Blue Ribbon Cattle

Championship Cattle, Functional Females

Toxic Nightshade

May 2, 2016

If you are a livestock owner, chances are that you have had to pull weeds and toxic plants out of your pastures and paddocks at some point.  This lovely little plant below is  the nightshade plant.  It is toxic to cattle and should be pulled and not allowed to grow in your pastures. It grows throughout most of the state, but livestock generally won't consume enough to cause problems unless they're forced to eat it. Unfortunately,one expert said he knows of case after case where this has happened. The most recent case he remembers was a couple of summers ago when cattle were penned in a water lot and about the only thing to eat was the nightshade with its green and yellow berries. The cattle were left in the pen overnight, and the next morning were shaking, hyperexcitable, down and dead."The bottom line is that rancher lost like 25 to 30 cows."The toxic agent is solanine and the leaves and fruit are poisonous at all stages, but the ripe fruits have the highest concentration of the toxic agent. It is poisonous to horses, sheep, goats, cattle and even humans, but sheep and goats are more resistant than cattle. Nightshade poisoning causes central nervous system problems. Symptoms are incoordination, excessive salivation, labored breathing, progressive weakness or paralysis, and nasal discharge. It can also cause gastrointestinal problems like nausea, abdominal pain, vomiting and diarrhea. Affected animals should be moved as little as possible and should be fed good quality hay and water.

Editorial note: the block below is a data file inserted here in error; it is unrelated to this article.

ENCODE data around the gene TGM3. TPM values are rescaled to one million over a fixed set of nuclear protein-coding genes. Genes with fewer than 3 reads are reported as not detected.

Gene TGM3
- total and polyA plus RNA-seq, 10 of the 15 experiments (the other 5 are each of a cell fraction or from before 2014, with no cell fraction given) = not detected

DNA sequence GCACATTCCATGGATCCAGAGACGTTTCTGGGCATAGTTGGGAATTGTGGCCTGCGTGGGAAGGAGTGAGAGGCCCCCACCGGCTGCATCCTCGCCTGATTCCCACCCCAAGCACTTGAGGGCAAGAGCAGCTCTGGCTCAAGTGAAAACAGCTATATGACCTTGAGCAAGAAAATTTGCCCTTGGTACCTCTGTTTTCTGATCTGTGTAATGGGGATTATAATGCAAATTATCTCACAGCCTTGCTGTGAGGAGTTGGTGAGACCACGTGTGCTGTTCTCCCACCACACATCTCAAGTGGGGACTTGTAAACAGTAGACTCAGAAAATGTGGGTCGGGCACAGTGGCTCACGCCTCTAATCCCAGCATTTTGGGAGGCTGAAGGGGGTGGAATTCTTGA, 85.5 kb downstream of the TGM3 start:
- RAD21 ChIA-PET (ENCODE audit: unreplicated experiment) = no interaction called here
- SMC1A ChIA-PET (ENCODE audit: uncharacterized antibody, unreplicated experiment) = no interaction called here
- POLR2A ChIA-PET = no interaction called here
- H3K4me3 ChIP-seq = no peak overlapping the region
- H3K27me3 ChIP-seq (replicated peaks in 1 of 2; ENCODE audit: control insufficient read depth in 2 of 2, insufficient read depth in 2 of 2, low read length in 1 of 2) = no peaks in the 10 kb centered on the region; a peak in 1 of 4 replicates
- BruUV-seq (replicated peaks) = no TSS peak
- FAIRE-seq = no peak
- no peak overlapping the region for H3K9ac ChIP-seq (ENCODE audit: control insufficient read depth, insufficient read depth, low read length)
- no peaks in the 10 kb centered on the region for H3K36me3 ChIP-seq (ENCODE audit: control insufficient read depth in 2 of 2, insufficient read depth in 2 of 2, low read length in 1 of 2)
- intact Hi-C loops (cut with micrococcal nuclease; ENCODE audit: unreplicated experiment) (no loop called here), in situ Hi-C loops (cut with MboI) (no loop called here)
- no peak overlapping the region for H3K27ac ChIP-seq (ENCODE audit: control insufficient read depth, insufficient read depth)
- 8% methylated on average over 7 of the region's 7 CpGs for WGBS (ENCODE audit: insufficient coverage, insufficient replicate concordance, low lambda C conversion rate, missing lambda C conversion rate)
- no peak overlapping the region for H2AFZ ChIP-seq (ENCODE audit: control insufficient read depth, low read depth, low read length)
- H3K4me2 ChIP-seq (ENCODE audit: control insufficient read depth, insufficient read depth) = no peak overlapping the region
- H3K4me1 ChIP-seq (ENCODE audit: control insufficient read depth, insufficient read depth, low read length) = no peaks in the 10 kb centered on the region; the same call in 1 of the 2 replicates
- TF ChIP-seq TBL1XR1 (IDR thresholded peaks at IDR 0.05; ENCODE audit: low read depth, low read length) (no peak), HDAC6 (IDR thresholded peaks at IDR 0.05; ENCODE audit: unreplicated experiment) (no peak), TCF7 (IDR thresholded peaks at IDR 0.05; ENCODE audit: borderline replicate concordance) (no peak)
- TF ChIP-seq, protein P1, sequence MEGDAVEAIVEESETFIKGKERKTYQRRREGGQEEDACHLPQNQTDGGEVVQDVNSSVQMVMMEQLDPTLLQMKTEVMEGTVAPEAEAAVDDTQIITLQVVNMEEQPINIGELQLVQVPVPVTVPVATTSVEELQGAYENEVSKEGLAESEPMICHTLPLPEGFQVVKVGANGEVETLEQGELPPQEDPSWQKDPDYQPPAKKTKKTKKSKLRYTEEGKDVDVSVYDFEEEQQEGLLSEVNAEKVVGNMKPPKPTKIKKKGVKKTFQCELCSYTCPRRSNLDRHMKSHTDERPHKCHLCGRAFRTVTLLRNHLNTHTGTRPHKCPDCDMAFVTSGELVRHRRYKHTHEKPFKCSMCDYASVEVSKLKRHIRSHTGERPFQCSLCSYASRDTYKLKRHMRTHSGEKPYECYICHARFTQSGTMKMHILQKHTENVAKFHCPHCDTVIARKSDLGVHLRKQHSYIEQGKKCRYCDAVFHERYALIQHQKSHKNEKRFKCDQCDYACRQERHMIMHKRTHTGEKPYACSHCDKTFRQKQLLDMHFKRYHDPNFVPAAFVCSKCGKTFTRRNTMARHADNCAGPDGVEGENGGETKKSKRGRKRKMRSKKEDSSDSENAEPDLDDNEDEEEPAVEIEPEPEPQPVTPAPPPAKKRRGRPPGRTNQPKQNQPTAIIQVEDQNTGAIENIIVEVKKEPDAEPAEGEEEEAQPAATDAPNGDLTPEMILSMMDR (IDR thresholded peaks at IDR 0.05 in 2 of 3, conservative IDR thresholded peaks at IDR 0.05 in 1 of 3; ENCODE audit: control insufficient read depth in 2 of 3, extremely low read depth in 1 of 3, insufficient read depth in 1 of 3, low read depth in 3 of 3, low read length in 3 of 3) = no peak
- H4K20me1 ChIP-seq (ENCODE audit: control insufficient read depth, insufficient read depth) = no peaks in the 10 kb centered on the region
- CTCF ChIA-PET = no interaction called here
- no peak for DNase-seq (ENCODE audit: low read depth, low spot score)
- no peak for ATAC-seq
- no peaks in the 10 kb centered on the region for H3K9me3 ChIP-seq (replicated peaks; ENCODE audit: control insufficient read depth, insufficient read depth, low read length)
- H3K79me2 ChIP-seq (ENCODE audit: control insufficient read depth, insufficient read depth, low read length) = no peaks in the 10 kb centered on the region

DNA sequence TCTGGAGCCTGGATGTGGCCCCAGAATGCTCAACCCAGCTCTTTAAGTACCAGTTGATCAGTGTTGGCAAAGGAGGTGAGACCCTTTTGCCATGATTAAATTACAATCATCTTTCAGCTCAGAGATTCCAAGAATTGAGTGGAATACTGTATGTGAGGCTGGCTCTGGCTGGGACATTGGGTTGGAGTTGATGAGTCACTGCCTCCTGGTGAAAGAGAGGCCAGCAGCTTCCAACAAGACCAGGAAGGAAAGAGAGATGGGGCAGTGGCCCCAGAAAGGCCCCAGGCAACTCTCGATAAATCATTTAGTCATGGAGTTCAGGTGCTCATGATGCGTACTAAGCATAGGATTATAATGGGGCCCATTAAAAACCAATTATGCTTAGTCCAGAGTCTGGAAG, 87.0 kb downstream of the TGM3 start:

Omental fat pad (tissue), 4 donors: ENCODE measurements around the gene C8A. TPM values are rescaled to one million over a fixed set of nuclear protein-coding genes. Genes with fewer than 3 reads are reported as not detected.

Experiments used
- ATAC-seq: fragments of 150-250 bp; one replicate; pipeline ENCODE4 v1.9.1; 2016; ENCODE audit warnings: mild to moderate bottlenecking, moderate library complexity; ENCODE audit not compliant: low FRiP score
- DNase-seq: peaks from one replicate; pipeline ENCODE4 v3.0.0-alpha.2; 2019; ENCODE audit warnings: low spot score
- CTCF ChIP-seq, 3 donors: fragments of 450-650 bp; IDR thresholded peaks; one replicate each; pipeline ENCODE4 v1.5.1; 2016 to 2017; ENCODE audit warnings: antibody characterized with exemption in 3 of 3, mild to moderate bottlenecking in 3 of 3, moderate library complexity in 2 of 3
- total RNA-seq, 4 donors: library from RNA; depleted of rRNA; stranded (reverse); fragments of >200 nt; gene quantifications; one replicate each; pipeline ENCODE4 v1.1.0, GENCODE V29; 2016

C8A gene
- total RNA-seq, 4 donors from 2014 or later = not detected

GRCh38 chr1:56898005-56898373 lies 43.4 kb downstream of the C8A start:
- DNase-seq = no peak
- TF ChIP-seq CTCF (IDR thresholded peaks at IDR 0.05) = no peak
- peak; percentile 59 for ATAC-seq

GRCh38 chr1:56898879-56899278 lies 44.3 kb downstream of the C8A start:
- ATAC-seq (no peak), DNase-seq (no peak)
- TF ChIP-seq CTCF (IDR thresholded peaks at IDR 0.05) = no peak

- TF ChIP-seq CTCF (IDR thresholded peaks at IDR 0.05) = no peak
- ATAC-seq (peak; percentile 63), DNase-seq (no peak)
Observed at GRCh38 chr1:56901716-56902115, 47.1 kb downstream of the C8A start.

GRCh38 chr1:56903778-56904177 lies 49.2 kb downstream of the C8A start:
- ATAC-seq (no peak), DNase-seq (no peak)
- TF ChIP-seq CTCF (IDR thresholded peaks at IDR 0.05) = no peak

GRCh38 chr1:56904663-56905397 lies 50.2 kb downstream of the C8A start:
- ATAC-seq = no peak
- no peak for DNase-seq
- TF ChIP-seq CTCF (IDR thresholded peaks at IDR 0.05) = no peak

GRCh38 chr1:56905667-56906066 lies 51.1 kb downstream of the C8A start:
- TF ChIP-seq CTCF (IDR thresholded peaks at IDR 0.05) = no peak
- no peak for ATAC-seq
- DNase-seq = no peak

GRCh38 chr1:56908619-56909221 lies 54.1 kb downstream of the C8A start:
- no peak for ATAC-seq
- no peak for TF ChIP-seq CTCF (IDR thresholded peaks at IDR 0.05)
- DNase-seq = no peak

Situations conducive to poisonous plant ingestion include:

overgrazing of pastures (most significant)

lack of suitable forage in periods of drought

incorporation of toxic forbs in hay or greenchop.

unpalatable plants becoming palatable and acceptable when frosted or sprayed with herbicide.

Livestock introduced to new pasture often eat anything within immediate reach, including toxic plants.

Not all plants often cited as “poisonous” are unpalatable, and they do not always kill or otherwise harm animals when consumed. In most cases, animals are affected only when they consume too much of the poisonous plant.

 

 

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